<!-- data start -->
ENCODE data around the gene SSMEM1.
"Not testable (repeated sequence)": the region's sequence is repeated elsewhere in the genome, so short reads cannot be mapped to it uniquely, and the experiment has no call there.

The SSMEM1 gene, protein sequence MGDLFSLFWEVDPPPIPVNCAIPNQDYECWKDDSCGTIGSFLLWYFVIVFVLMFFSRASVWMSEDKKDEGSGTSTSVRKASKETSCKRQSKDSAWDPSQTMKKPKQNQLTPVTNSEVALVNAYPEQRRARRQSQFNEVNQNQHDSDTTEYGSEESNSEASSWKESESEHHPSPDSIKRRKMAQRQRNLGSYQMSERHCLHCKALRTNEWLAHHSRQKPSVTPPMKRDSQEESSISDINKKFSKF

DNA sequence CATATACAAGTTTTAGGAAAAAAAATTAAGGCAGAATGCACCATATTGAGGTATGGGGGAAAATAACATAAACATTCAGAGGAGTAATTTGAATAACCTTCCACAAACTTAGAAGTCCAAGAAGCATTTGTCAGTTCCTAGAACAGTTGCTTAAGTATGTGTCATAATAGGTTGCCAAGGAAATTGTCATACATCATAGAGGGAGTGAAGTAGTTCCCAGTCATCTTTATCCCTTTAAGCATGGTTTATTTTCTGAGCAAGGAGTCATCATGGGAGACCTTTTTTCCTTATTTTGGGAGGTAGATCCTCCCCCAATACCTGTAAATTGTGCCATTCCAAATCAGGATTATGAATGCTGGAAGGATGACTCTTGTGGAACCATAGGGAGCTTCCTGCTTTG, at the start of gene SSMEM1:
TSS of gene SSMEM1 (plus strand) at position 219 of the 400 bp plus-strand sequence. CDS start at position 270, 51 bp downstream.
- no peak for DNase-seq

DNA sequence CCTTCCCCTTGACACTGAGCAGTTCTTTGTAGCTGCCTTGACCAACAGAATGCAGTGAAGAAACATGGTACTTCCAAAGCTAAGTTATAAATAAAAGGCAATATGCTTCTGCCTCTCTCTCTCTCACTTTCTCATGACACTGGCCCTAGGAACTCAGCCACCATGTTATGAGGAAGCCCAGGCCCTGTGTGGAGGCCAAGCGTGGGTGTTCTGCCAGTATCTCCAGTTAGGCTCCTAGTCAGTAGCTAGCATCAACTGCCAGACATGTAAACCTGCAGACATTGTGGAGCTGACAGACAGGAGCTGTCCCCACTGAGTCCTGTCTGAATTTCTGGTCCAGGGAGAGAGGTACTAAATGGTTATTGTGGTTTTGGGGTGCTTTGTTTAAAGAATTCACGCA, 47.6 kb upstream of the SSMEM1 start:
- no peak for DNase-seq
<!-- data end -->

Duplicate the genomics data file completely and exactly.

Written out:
ENCODE data around the gene SSMEM1.
"Not testable (repeated sequence)": the region's sequence is repeated elsewhere in the genome, so short reads cannot be mapped to it uniquely, and the experiment has no call there.

The SSMEM1 gene, protein sequence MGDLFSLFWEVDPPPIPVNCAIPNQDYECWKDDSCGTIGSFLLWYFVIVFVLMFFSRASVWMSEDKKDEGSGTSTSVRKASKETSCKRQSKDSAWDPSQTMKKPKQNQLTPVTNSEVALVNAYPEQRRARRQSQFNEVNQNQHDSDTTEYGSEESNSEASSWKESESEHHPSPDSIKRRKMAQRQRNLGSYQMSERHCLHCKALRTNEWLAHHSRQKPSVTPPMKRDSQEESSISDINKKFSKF

DNA sequence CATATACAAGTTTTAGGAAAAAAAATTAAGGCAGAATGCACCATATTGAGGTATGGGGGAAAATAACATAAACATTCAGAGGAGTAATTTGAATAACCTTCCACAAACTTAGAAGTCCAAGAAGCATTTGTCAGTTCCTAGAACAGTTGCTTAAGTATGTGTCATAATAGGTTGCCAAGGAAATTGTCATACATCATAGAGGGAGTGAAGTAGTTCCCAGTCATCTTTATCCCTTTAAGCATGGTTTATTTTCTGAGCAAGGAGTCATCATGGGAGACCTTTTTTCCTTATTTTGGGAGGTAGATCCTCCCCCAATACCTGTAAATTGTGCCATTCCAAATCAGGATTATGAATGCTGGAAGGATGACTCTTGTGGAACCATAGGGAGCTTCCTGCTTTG, at the start of gene SSMEM1:
TSS of gene SSMEM1 (plus strand) at position 219 of the 400 bp plus-strand sequence. CDS start at position 270, 51 bp downstream.
- no peak for DNase-seq

DNA sequence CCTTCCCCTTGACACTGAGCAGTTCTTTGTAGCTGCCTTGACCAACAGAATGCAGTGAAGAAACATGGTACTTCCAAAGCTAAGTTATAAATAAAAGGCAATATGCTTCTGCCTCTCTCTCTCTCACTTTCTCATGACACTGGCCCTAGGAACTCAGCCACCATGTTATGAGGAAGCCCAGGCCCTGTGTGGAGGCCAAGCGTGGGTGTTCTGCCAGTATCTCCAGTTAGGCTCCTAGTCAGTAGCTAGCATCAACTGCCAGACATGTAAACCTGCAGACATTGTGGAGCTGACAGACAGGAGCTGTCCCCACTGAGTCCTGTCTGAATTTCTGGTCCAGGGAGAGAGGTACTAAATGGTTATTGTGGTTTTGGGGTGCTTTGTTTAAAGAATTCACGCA, 47.6 kb upstream of the SSMEM1 start:
- no peak for DNase-seq